Mean elapsed time to MaxN for all demersal fish species counted at Stonewall Bank, Oregon, with a stereo video lander at sites with and without bait, April through September 2013, and two-tailed P-values comparing means with and without bait (significant differences in bold, italics).


Relationship between the range of three replicate measurements of a fish's length (upper panel) and fish-to-camera distance (lower panel) as a function of the fish-to-camera distance as measured with a stereo video lander.

Bait Effects on Length and Distance Estimates

The mean fish-camera distance at which demersal fishes were measured was reduced by the presence of bait (P < 0.01). When bait was not present, demersal fishes were measured at a mean distance of 264 cm, but when bait was present, this distance was reduced to 200 cm, a difference of 64 cm. The combined effect of bait on demersal fish counts and the distance at which they were measured resulted in baited lander deployments being much more efficient for generating precise length and distance data (Figure 6). From the 68 unbaited deployments that resulted in synchronized stereo video, 35 acceptable measurements of demersal fish length and distance were obtained, or 0.51 combined measurements per deployment. With bait present, this rate increased to 1.21 measurements of length and distance per deployment, or 237% of the unbaited level. This effect was most pronounced for Yelloweye Rockfish, Silvergray Rockfish, Canary Rockfish and Lingcod. Oddly, more acceptably precise estimates of length and distance were obtained for Spotted Ratfish when bait was absent.

At least 25 acceptably precise measurements of length and distance were obtained for just three demersal species, Canary Rockfish (N = 32), Yelloweye Rockfish (27) and Rosethorn Rockfish (26). For these fishes, the presence of bait had no significant effect on mean fish length (P > 0.05, Figure 7), but did decrease mean distance (Table 3) for Canary Rockfish (P < 0.01) and Rosethorn Rockfish (P < 0.05), but not for Yelloweye Rockfish (P > 0.05). However, it should be noted that statistical power is very limited with these small sample sizes.


The percentage of fish, by species or group, for which acceptable length and distance estimates were generated (number of acceptable estimate pairs per sum of maxN) with stereo video lander deployments at sites with and without bait.


This study shows that the use of bait as a fish attractant improves the efficiency of a stereo video lander system as a survey tool for demersal reef fishes in Oregon waters in several ways. Counts of many demersal fish species were increased, an important improvement for surveying populations of less abundant species such as Quillback Rockfish or overfished species like Yelloweye Rockfish. This finding is consistent with previous studies of the effect of bait to attract fishes to RUV stations (Harvey et al. 2007), which showed that some species were encountered in higher numbers when bait was present, while sampling of other species was still effective. In our study, bait was also shown to reduce the average distance at which fish length and distance measurements were taken, suggesting a general effect of bringing some species closer to the camera system, which should improve both the precision of length and distance measurements from paired images and the ability to identify species from video. Although these effects from bait are not surprising, it is interesting that they are not reflected in all of the demersal species. We saw no effect of bait on either Kelp Greenling or Canary Rockfish counts, even though they were two of the more common species encountered. Interestingly, bait did improve the ability to generate length and distance estimates for Canary Rockfish with the stereo video system, while not increasing mean counts.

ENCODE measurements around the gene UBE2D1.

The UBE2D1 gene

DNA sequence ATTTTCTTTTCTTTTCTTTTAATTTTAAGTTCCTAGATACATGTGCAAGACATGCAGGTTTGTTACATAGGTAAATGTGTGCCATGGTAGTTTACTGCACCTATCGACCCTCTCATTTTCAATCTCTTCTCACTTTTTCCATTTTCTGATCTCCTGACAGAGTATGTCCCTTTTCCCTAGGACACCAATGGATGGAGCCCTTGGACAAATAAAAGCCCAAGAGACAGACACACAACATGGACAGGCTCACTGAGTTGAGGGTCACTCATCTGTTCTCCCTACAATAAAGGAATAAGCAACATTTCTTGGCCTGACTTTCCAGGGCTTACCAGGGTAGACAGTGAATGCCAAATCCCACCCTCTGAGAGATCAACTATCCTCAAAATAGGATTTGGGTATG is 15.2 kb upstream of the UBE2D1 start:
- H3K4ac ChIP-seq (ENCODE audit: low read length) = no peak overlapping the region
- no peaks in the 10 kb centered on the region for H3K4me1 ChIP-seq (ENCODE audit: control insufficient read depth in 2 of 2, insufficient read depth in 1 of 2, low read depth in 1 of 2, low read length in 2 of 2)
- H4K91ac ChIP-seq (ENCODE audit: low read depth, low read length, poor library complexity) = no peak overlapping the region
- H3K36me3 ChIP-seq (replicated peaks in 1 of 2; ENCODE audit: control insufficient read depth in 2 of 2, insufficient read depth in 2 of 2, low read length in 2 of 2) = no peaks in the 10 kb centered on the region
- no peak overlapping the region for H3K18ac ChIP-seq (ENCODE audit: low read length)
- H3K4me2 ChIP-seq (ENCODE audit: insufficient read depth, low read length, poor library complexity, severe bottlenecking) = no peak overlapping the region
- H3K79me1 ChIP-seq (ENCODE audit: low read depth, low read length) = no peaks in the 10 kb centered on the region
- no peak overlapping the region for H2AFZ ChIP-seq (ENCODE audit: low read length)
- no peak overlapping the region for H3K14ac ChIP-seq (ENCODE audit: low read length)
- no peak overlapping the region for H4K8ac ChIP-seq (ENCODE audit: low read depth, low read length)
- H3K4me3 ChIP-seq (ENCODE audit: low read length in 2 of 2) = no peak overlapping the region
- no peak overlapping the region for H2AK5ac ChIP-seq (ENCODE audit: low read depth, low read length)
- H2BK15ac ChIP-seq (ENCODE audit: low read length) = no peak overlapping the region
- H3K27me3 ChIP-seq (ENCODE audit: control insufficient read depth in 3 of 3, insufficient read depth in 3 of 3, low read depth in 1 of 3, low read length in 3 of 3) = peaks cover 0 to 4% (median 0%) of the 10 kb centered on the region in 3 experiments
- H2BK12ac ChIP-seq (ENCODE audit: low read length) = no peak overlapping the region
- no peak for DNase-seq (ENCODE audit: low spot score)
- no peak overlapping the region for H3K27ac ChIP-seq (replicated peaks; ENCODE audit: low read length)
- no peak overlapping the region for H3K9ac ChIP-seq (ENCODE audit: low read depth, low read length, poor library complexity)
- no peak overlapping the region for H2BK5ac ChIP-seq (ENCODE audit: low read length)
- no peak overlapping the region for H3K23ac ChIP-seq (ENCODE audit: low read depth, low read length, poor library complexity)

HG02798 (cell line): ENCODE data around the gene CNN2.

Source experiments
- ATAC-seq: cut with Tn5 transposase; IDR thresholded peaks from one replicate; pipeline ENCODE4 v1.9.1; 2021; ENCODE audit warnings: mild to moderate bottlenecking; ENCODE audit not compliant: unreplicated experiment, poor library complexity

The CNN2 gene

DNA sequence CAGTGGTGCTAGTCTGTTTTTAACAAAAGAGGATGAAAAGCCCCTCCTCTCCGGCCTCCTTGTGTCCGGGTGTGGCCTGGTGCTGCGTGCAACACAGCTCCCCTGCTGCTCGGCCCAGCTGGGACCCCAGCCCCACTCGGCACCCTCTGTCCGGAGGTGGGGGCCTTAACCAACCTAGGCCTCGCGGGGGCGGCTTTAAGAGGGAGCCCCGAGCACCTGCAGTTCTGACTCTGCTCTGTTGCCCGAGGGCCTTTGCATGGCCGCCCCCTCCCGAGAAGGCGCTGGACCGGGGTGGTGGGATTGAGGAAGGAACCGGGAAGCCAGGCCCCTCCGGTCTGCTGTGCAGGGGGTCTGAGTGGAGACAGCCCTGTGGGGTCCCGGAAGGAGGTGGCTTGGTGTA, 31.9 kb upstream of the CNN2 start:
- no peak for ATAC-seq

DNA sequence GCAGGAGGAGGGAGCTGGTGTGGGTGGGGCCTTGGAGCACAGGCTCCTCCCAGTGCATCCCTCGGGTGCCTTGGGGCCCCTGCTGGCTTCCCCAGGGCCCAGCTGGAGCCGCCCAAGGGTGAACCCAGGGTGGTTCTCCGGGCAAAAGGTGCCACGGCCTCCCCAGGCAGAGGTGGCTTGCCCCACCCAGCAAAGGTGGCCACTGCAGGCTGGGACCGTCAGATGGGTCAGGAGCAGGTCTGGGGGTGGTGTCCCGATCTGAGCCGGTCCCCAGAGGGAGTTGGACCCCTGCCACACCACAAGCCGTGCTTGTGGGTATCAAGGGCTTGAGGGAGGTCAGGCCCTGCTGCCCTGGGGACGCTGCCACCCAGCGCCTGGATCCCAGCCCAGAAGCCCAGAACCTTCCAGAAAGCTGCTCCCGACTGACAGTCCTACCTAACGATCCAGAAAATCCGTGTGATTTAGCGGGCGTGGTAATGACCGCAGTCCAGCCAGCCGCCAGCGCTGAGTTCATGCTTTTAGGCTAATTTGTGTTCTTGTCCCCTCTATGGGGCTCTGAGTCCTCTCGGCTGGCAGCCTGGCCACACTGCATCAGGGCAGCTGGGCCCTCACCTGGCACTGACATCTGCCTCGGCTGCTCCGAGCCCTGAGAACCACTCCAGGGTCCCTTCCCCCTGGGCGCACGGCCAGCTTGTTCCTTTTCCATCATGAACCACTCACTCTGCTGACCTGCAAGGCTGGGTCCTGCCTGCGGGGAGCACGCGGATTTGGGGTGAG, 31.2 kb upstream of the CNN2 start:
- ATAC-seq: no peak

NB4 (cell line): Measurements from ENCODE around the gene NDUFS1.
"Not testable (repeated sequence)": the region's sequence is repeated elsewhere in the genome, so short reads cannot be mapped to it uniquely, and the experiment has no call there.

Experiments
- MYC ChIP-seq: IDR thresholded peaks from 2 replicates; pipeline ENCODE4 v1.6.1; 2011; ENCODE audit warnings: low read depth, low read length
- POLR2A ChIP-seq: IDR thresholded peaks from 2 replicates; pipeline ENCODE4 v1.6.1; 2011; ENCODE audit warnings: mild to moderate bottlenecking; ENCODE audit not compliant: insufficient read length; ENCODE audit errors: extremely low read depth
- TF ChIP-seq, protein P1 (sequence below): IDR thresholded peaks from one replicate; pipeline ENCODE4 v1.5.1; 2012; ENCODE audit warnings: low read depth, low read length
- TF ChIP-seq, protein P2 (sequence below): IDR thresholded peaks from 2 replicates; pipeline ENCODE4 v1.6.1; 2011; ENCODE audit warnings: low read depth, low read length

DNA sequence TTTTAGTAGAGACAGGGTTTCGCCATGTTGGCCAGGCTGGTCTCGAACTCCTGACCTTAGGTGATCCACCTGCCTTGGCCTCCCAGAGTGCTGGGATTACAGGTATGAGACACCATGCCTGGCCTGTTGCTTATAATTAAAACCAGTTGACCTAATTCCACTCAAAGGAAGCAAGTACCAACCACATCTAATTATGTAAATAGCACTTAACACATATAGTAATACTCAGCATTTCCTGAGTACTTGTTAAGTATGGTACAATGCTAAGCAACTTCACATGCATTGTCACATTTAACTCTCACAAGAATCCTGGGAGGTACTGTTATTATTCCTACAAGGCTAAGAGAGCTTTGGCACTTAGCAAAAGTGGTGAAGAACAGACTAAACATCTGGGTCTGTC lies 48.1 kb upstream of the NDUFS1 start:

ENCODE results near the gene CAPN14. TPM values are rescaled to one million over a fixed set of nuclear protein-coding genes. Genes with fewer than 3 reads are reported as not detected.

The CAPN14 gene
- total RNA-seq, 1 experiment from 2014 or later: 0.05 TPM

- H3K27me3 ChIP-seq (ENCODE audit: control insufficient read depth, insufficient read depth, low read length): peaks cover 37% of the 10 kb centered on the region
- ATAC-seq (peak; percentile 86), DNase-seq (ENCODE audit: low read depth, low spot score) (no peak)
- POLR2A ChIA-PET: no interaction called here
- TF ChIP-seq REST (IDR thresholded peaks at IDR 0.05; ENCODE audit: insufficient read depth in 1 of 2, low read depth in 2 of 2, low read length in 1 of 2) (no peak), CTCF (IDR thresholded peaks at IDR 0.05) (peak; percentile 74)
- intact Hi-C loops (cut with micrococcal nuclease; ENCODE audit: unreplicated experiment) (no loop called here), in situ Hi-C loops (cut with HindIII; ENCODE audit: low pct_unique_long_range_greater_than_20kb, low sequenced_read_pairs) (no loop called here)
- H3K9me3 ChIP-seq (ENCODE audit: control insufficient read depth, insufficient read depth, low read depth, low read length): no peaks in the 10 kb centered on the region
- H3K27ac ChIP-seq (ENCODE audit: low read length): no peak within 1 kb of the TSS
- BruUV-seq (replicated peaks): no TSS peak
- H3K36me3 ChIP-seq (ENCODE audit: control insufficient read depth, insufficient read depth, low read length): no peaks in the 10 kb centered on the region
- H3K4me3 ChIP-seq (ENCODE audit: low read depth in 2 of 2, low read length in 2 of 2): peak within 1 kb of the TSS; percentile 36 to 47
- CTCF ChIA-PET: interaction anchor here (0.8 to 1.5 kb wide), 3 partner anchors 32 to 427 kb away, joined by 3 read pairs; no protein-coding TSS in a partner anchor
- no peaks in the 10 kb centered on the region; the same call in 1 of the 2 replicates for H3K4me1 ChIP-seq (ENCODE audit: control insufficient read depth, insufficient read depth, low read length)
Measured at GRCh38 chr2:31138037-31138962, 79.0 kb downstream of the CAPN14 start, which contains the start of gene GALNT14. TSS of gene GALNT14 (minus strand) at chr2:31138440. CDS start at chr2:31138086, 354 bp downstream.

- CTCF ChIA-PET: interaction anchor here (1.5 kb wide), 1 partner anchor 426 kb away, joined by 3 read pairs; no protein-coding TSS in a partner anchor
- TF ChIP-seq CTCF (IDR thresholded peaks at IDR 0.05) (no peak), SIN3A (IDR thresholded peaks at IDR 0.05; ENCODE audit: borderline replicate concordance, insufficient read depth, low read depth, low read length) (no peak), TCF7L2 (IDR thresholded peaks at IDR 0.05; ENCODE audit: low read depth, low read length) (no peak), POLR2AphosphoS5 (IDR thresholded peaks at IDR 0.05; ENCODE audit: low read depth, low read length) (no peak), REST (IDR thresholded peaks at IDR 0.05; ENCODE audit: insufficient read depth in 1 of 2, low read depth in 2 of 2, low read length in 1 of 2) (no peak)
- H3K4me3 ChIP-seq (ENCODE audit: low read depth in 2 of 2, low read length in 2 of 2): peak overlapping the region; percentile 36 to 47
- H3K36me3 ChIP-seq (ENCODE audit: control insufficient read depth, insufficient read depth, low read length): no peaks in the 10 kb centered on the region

Estimated total length (mean of three measurements) of Canary Rockfish, Rosethorn Rockfish, and Yelloweye Rockfish measured with a stereo video lander in deployments with and without bait.


Mean fish-to-camera distance for Canary Rockfish, Rosethorn Rockfish, and Yelloweye Rockfish for which acceptably precise estimates of fish length and distance were obtained with a stereo video lander at sites with and without bait, April through September 2013, and two-tailed P-value comparing mean distance with and without bait (significant differences in bold italics).

Although bait improved the efficiency of our stereo video lander for many demersal species, adding bait as a fish attractant had the disadvantage of requiring longer seafloor deployment times. We used nominal 12-min deployments of the lander system to allow the bait plume to spread and attract fish. Because we restricted sampling to just daylight hours, this limited the number of sites that could be sampled to about 20/d. Much of the prior work with an unbaited lander system utilized 4–5 min deployments sampled only during daylight hours, allowing about 30–40 sites/d to be sampled (Hannah and Blume 2012; Easton 2013). This tradeoff between maximizing demersal fish counts and the number of sites sampled per day can perhaps be optimized with a set of two video lander systems, deployed in an alternating manner. If the second lander system can be deployed at a nearby site while the first system is recording video on the seafloor, the number of sites sampled with a nominal 12-min bottom time can probably be increased to about 30–35/d (daylight hours only).